I understand the value of cherishing every possession in basketball. I also recognize a need for balance.
Two thoughts are interwined as I reflect on last week's boys' basketball showdown between state-ranked St. Joseph-Ogden and Teutopolis teams.
There was a first-half scramble -- which took place after visiting Teutopolis had used both of its 30-second timeouts -- when players from both schools dove for a loose ball. T-Town gained momentary control and as a SJ-O player came close to forcing a jump ball, the Wooden Shoes called for a timeout.
It may have seemed like the thing to do at the moment, but games aren't won at that juncture of the contest. They can sure be lost then.
That point was reinforced with 11 seconds to play in what was a two-time lead for SJ-O. Teutopolis (which had made 9 of 11 fourth-quarter shots) had the ball near the top of the key. The Spartans created a double-team and the Teutopolis ballhandler responded the way many young players have been taught.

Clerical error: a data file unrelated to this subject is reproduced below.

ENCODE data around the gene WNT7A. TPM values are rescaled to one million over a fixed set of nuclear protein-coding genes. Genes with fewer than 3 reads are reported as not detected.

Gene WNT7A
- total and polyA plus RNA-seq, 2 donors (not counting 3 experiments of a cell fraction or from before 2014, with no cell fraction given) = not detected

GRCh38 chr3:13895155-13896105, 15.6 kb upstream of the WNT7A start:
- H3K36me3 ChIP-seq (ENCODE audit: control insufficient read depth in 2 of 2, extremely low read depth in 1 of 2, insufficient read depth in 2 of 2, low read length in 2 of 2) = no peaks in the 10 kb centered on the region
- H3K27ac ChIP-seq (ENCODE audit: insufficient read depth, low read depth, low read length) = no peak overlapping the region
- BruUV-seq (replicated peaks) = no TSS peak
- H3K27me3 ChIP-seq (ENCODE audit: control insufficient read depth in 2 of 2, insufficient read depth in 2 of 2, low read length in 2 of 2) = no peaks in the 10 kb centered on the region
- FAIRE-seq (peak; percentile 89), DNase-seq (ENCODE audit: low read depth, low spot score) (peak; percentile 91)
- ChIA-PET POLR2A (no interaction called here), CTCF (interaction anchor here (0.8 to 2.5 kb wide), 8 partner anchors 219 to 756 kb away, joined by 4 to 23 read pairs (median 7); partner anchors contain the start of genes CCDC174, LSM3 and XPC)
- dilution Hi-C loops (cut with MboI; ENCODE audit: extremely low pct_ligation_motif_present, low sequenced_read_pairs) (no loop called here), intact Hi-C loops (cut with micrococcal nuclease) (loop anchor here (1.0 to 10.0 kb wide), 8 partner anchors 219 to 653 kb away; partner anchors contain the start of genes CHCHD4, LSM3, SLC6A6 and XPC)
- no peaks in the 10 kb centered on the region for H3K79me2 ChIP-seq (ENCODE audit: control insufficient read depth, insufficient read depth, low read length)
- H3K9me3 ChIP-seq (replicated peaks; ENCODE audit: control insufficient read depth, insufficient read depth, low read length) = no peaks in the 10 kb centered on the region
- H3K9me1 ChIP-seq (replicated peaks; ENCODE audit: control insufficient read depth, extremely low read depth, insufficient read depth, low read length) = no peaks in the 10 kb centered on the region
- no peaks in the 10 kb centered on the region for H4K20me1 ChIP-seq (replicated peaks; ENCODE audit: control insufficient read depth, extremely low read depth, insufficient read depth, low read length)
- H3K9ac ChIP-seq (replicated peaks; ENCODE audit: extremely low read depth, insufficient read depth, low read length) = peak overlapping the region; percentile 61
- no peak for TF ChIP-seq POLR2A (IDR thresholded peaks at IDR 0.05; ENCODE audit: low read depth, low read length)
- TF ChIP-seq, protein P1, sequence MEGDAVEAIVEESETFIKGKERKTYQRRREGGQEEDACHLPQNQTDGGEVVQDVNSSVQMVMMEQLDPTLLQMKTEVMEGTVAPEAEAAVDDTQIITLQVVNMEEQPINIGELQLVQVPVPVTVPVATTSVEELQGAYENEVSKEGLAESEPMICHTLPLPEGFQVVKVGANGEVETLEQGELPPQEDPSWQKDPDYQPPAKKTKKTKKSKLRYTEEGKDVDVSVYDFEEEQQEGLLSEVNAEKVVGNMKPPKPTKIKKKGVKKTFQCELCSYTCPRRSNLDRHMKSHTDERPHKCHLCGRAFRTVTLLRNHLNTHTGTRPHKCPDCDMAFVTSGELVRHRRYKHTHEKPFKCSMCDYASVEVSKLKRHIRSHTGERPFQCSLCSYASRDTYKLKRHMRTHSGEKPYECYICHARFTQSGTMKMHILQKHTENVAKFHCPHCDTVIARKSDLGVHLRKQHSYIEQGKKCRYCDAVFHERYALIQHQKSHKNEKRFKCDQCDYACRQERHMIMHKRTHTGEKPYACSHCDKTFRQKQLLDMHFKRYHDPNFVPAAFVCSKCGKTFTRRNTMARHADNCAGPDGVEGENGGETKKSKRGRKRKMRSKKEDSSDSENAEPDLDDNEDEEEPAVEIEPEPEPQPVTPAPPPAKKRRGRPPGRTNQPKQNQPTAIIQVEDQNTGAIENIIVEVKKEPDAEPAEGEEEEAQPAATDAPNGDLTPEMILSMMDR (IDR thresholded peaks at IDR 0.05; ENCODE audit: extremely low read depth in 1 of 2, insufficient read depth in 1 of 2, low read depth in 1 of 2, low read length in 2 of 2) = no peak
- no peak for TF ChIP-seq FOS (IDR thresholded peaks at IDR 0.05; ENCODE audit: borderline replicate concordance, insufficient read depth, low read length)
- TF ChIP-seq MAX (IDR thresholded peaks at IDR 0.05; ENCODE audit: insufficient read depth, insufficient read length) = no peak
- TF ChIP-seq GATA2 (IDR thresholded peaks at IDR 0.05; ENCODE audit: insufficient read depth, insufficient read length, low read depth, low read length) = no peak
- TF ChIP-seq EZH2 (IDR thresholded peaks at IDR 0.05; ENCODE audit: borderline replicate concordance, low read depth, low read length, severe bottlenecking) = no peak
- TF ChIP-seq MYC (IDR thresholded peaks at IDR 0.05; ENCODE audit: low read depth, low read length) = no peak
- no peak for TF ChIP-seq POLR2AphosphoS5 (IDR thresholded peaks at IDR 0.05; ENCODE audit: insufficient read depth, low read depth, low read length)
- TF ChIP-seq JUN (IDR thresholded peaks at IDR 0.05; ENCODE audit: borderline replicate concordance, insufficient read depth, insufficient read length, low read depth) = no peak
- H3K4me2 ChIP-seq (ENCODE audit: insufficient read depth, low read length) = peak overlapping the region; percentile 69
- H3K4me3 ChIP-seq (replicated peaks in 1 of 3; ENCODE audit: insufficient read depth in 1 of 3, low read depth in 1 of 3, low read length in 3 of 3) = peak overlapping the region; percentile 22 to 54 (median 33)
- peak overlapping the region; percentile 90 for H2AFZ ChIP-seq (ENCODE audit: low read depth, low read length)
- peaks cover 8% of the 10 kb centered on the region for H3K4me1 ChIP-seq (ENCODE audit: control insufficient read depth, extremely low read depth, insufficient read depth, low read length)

He called a timeout. Let the coach fix it. Let him set up a game-winning play. Isn't that the American way?
Only problem was Teutopolis had exhaused all five of its timeouts. Not only did the team lose possession, but SJ-O's top free throw shooter (Nate Michael) got to attempt two uncontested shots after the technical foul was assessed. He made them both, plus two more when he was fouled after the subsequent in-bounds pass.
In my opinion, coaches need to provide the players the confidence to react to situations as a game unfolds, to make decisions on their own and not rely on a coach to tell them what to do when the game is on the line.
By the way, on the possession Teutopolis gained in the second quarter with the timeout: It didn't result in any points. The team turned the ball over before a shot could be attempted.